Agave deserti var. deserti

  • Agave deserti ssp. deserti

1 Gallon $10.80

In stock

Minimum purchase of any 4 plants for online orders.

All plants shipped bare root in one-gallon sizes.
Other sizes may be available for pick up from

our growing grounds in Fallbrook, 

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Agave deserti var. deserti

  • Names and Synonyms:  
    Agave consociata
  • Common Names:  
    Desert Agave
  • Family:  
  • Origin:  
    Native to rocky or gravely soils in the Lower Colorado River Valley subdivision of the Sonoran Desert
  • Size Label:  
    1 Gallon
  • Mature Size:  
    individual rosette
  • Height:  
  • Width:  
  • Cold Tolerance:  
    10 to 15°F, -12.2 to -8.4°C
  • Heat Tolerance:  
    Extremly heat tolerant
  • Light Requirement:  
    Full sun
  • Water needs:  
    Extremely drought tolerant. Very occasional summer irrigation or give the plant a hosing off once a month during a hot dry summer.
  • Maintenance:  
    Remove offshoots, dead leaves and spine tips (as desired).
  • Uses:  
    This agave is an ornamental plant with silvery blue gray leaves. Great for landscape borders, native plant gardens, rock gardens, cactus or xeriscape plantings. In cooler, wetter climates grow it in a container in very well drained soil. Spiny so take care to locate these away from foot traffic.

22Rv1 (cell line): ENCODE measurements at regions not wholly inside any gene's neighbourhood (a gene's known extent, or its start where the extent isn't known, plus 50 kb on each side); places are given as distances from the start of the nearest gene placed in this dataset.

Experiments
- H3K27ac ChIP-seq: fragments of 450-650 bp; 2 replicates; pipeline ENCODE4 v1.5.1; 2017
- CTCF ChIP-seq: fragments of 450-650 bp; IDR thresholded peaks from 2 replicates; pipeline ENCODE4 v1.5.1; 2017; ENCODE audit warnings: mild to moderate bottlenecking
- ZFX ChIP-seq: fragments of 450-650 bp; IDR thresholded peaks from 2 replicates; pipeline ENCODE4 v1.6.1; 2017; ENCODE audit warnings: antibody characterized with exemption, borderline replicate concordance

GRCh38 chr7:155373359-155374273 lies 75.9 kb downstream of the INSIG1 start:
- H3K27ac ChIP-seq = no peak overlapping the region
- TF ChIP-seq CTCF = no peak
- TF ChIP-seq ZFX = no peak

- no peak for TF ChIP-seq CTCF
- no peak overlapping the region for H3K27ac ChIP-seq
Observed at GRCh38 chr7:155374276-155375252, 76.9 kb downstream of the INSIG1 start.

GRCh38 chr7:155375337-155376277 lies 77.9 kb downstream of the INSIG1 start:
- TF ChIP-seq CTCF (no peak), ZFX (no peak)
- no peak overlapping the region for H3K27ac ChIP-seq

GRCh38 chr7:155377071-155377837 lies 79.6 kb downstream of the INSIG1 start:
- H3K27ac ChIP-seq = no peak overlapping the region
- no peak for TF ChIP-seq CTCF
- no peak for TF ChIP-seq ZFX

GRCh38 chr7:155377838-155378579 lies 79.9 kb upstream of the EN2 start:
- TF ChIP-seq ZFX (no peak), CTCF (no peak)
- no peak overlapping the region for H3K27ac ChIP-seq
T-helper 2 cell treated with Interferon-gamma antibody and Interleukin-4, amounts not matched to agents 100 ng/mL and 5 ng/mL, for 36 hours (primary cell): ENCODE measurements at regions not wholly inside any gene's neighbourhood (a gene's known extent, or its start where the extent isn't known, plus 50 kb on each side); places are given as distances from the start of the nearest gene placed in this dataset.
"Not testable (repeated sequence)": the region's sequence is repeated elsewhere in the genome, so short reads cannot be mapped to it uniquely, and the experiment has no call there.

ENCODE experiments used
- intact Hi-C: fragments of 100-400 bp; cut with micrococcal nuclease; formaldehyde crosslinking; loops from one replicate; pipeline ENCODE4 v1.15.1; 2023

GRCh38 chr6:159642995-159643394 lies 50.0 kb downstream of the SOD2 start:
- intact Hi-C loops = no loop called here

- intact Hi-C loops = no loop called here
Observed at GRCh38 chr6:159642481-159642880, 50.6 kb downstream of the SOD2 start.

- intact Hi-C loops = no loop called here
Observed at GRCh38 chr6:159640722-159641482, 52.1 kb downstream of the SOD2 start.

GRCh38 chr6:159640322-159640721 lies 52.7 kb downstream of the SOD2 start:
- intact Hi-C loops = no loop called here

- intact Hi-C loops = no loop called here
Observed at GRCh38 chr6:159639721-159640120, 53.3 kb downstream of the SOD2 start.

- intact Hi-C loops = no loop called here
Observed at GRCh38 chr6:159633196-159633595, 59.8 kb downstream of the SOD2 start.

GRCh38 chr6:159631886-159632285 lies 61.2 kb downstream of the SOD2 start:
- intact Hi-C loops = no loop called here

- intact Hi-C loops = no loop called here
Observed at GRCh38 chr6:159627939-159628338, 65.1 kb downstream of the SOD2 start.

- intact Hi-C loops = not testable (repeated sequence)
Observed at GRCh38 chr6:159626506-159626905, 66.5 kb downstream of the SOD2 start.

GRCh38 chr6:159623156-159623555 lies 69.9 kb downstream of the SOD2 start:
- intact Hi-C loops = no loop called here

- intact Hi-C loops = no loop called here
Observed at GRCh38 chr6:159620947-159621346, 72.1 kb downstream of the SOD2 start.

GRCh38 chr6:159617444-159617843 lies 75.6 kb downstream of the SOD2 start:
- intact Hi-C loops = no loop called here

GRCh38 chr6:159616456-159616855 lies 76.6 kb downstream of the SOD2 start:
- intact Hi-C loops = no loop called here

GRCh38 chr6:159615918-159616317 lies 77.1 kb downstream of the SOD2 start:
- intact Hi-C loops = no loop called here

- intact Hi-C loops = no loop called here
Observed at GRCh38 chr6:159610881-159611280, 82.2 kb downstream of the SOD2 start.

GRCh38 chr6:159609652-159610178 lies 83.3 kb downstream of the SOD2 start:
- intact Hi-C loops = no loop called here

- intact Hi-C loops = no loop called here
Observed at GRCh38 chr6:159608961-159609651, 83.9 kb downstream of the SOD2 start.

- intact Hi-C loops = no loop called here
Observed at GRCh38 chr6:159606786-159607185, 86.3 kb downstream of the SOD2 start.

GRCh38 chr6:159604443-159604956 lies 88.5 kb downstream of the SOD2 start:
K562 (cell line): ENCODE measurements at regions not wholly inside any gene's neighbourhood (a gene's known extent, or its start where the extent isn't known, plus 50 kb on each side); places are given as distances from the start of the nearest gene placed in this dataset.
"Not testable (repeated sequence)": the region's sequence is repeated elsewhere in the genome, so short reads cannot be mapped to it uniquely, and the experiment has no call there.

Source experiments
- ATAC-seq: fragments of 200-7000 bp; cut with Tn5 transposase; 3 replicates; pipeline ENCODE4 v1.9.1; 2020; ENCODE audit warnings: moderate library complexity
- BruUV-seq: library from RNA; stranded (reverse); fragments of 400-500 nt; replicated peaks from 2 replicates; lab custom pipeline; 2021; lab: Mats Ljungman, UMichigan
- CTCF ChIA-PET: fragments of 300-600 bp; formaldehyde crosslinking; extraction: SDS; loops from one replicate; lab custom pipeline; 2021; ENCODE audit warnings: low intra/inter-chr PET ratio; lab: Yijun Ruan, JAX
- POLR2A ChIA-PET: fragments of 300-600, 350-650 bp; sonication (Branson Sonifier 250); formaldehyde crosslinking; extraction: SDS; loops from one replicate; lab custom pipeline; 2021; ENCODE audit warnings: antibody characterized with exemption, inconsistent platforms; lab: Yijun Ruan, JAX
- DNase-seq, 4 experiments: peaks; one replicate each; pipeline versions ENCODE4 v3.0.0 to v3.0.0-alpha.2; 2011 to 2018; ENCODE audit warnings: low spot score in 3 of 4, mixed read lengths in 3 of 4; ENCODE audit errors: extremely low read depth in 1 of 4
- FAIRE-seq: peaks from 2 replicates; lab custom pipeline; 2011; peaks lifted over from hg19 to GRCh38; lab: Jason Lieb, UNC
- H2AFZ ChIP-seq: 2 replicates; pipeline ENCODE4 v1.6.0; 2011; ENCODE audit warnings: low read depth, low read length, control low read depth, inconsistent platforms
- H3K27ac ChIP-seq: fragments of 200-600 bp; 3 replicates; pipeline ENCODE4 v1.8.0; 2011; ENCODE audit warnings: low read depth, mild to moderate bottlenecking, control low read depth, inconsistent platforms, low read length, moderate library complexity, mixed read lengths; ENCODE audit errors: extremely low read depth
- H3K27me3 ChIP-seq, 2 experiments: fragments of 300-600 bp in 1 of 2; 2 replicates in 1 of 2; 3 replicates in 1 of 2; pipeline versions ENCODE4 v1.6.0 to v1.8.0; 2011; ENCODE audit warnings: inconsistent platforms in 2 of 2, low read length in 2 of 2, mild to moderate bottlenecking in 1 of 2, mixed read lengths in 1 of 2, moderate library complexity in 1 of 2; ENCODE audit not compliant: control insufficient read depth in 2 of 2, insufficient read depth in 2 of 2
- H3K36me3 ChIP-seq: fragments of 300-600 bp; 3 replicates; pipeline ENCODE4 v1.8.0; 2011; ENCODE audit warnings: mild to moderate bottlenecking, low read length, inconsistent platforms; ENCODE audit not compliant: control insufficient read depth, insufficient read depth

• Propagation:  
    Propagate by offshoots or seeds after flowering
  • Special notes:  
    Agave deserti var. deserti prefers alkaline, rocky soils. It’s slow growing and easily kept in check. Single plants form a handsome symmetrical hemisphere. The leaves have a deep central gutter and regularly spaced small teeth on their margins. This monocarpic plant flowers in early to mid-summer and the flowers are bright yellow on a 8-13 foot tall branched inflorescence. Best adapted to very well-drained soils and a sunny environment with low-humidity. The desert agave is an oasis to desert dwellers and even the key to survival for many species. The desert dwelling Native Americans used fibers from the leaves to make cloth, bowstrings, and rope and they ate the young flower stalks, plant hearts and buds. It’s more cold tolerant than many agaves, possibly even hardy to USDA Zone 7 with protection. It is deer and rodent resistant as well.